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28th July 2023

Dog Wound Care Guide: 5 Tips To Help Your Pet

Dr. Devan Patel, PharmD
Dog Wound Care Guide: 5 Tips To Help Your Pet

You love your dog to pieces but you must admit, they can be clumsy sometimes. Accidents happen and sometimes your pooch is the victim (or likely instigator) of a minor injury.

Dogs are prone to a variety of injuries, from small scrapes and cuts to bigger wounds that may require medical attention. If you’re a pet owner, knowing how to properly tend to your pup’s wound is essential in ensuring their speedy recovery. 


What Kinds of Dog Wounds Can You Treat at Home?

In most cases, minor wounds can heal without medical intervention, while more serious injuries or chronic wounds should be treated by a veterinarian. Before treating any wound at home, it's important to evaluate the injury and consult with your vet if needed.

Some of the most common kinds of dog wounds you may be able to treat at home include:

  • Minor cuts, scrapes, and puncture wounds
  • Small hot spots (acute moist dermatitis)
  • Insect bites and stings

Although many minor scrapes and wounds will heal on their own with proper wound care, keep an eye out for signs of infection. These include redness that spreads beyond the edges of the wound, discharge or pus coming from the wound, bad odor, and increased swelling or pain around the wound site.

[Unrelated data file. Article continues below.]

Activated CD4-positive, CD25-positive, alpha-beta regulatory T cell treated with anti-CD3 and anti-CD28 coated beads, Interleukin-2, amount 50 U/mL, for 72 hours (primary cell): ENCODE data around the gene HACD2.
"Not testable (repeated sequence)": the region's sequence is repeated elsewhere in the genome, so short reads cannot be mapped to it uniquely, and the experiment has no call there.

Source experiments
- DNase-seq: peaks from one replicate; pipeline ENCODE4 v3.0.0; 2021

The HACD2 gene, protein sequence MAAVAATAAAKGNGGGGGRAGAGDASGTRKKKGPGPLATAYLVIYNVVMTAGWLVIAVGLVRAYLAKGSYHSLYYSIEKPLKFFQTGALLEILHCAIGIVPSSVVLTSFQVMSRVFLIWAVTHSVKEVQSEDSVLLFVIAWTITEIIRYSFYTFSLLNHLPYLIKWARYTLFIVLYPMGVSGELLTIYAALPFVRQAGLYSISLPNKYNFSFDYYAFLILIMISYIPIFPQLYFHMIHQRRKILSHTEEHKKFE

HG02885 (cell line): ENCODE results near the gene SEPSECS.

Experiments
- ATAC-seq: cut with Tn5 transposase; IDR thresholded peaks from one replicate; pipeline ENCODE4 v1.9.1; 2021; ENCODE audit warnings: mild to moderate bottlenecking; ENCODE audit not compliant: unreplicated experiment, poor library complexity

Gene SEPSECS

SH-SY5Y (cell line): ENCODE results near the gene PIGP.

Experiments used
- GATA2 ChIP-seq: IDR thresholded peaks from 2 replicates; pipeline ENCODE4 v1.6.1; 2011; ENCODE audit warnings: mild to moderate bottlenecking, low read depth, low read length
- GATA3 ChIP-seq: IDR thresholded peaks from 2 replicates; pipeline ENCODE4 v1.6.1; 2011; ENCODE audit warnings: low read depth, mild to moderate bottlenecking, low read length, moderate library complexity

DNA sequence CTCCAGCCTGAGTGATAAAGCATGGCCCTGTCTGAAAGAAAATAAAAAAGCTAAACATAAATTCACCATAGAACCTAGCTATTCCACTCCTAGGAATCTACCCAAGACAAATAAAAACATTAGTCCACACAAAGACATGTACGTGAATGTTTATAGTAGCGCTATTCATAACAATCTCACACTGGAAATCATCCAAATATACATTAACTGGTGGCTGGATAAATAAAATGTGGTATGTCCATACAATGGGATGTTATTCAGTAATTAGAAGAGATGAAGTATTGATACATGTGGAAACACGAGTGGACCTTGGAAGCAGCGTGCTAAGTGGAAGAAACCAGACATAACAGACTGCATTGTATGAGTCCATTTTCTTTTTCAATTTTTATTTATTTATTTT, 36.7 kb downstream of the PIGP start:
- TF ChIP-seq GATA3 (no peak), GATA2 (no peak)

If your dog is exhibiting any of these signs, contact your vet as soon as possible. Your vet may prescribe antibiotics to fight infection or other medications for pain relief.


Dog Wounds That Should Not Be Treated at Home

More serious dog wounds will need the attention of a veterinarian, especially if they become infected. It is important to be mindful of these types of wounds as they can cause complications if not treated quickly. 

Wounds and injuries that require medical attention include:

  • Infected wounds: any wound that is excessively red, swollen, or has a purulent or malodorous discharge
  • Dog bites or bite wounds from other animals: Even small bites can lead to infection or possibly rabies exposure. 
  • Torn skin: Skin that has been torn away from the flesh and fur which often occurs during dog fights.
  • Eye or head injuries: Especially head injuries that make breathing difficult.
  • Lodged objects: Small objects like a broken piece of glass that gets lodged into your dog's skin can cause infection if not removed and treated properly.
  • Severe trauma: Wounds or broken bones that occur from severe trauma like being hit by a car or falling from a high elevation. 

If your pup experiences any of the above injuries, contact your vet immediately. 


How to Care for Dog Wounds at Home?

If you have determined that your pup's wound can be treated at home, here are

some tips on how to care for dog wounds at home:


1. Muzzle Your Dog First

Your dog may be scared and in pain after sustaining an injury. They won't understand you are trying to help them by cleaning and caring for their wound and might lash out at you. 

To prevent yourself from getting nipped, scratched, or bitten, put a muzzle around their mouth.